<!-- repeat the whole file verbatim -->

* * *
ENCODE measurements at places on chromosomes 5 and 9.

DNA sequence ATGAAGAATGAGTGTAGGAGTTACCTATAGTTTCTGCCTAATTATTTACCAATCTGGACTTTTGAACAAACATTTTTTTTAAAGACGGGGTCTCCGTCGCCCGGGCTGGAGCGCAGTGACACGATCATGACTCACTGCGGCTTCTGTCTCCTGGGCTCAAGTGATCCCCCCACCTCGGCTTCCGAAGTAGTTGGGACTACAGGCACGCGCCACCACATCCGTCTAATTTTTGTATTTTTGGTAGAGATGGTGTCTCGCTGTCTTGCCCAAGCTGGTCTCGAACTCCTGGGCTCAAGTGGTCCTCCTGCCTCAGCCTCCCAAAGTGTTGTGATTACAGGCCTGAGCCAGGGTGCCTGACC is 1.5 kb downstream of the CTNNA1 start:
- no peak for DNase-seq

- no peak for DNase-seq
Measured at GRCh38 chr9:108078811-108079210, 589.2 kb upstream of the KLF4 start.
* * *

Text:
ENCODE measurements at places on chromosomes 5 and 9.

DNA sequence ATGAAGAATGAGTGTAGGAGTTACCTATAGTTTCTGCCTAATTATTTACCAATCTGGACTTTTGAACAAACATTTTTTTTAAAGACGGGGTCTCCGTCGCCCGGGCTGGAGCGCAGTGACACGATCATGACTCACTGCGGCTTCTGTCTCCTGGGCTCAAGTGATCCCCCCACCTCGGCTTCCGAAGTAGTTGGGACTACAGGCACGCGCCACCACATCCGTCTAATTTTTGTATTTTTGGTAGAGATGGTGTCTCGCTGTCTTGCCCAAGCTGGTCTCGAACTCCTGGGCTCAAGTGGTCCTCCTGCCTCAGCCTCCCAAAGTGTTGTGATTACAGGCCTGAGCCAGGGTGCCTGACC is 1.5 kb downstream of the CTNNA1 start:
- no peak for DNase-seq

- no peak for DNase-seq
Measured at GRCh38 chr9:108078811-108079210, 589.2 kb upstream of the KLF4 start.